Publication number | US8014588 B2 |
Publication type | Grant |
Application number | US 11/594,554 |
Publication date | Sep 6, 2011 |
Filing date | Nov 6, 2006 |
Priority date | Nov 4, 2005 |
Fee status | Paid |
Also published as | US20070242872 |
Publication number | 11594554, 594554, US 8014588 B2, US 8014588B2, US-B2-8014588, US8014588 B2, US8014588B2 |
Inventors | Leonid I. Rudin, Jean-Michel Morel, Pascal Monasse, Frédéric Cao |
Original Assignee | Cognitech, Inc. |
Export Citation | BiBTeX, EndNote, RefMan |
Patent Citations (8), Non-Patent Citations (17), Referenced by (1), Classifications (6), Legal Events (5) | |
External Links: USPTO, USPTO Assignment, Espacenet | |
This application claims the benefit of U.S. Provisional Application, Ser. No. 60/733,734, filed Nov. 4, 2005, the contents of which are hereby incorporated by reference in their entirety.
The invention relates generally to image analysis, and more particularly to generating a three dimensional model based on two dimensional images.
Three dimensional models, and information provided by three dimensional models, are often very useful. Obtaining a three dimensional model, or information making up a three dimensional model, may be difficult, however. For example, a variety of data capture devices exist for capturing data in two dimensions, and many of these devices can capture copious amounts of information. Extracting three dimensional information from the data, however, may be difficult, particularly in an automated fashion.
One difficulty in recovering three-dimensional structure from a set of images of a scene is in solving the correspondence problem: given a point in one image, finding the point in another image that corresponds to the same 3D point in the observed scene. One method to bypass the correspondence problem is to move a camera over time on a straight path with fixed orientation, such that the optical axis of the camera is perpendicular to the motion direction, and capturing images at regularly spaced sites, I_{1}, . . . , I_{N}. If x denotes the direction of the motion and y the orthogonal direction in the camera focal plane, a spatio-temporal manifold, for example, a spatio-temporal volume can then be built by stacking images I_{1 }to I_{N }in the direction orthogonal to the image plane. Under this motion and image acquisition conditions discussed above, the x-t slices (i.e. y=constant), which in this instance may be termed Epipolar-Plane Images (EPIs), are formed of homogeneous regions with straight segment boundaries. These straight lines correspond to the trajectories of points lying on the epipolar plane, and the depth of these points is inversely proportional to the slope of the corresponding straight segment. The proportionality constant depends on the internal calibration parameters and the external calibration parameters, for example, the camera resolution, the camera angle and the distance between two consecutive camera positions (acquisition sites).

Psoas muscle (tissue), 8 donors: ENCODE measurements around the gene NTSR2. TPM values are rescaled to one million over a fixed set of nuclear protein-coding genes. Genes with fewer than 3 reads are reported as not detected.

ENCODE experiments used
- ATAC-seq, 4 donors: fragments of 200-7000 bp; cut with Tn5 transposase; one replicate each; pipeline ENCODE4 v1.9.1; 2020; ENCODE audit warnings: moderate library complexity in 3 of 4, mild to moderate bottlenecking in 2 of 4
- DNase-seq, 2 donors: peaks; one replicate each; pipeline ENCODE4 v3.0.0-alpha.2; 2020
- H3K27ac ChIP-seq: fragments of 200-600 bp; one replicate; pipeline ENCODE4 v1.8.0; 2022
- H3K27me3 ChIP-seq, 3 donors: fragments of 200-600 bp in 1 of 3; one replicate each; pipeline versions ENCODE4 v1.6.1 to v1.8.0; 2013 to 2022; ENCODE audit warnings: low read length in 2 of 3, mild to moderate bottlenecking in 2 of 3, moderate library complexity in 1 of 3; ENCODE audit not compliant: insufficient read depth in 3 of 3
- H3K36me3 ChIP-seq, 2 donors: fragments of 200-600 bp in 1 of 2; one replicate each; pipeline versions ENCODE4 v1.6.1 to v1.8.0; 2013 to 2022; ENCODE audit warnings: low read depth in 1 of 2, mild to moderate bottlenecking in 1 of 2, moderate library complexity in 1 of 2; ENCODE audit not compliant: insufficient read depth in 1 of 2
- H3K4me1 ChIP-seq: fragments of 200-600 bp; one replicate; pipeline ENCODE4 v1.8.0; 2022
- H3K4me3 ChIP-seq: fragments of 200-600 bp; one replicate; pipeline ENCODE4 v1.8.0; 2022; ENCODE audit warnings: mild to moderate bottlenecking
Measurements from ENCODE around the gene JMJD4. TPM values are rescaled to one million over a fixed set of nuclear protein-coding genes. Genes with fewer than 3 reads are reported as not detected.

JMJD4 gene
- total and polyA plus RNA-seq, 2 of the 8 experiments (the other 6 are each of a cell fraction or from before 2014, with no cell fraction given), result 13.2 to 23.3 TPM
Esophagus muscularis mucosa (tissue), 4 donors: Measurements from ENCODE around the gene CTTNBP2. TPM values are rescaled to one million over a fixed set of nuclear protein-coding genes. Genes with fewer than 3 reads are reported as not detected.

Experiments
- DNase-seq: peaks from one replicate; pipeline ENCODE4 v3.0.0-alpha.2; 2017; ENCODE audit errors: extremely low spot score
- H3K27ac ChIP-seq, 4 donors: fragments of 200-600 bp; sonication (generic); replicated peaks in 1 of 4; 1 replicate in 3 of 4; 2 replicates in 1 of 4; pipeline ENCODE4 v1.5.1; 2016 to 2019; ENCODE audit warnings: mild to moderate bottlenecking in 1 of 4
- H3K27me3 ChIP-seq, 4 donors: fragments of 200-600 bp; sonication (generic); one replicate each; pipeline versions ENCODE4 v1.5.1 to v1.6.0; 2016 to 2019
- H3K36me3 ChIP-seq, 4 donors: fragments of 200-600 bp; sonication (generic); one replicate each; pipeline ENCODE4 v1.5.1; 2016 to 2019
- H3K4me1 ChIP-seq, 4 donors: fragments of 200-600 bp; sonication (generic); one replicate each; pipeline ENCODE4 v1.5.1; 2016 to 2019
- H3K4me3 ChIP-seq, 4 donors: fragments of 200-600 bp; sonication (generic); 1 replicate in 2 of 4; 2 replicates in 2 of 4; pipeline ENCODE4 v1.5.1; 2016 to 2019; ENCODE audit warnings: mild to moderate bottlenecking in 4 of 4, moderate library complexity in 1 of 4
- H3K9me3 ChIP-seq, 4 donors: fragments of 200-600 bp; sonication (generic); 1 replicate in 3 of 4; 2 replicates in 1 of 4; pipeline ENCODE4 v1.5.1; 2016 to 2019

This reduces the correspondence problem to a problem of straight line detection. Notice that each slice can be processed independently and consequently they can be treated in parallel.
An inherent difficulty with EPI analysis is that the depth of those features that do not have a component perpendicular to the motion direction cannot be estimated. In addition, complying with camera motion and acquisition restrictions may be difficult.
In addition, segment detection (in the case of uniform linear camera motion) does not lead to a dense three-dimensional reconstruction. Indeed, EPIs are often formed of almost homogeneous regions bounded by straight segments; these straight segments correspond generally to trajectories of 3D points located in the boundaries of the 3D objects in the observed scene. This means that, at most, only objects boundaries may be reconstructed.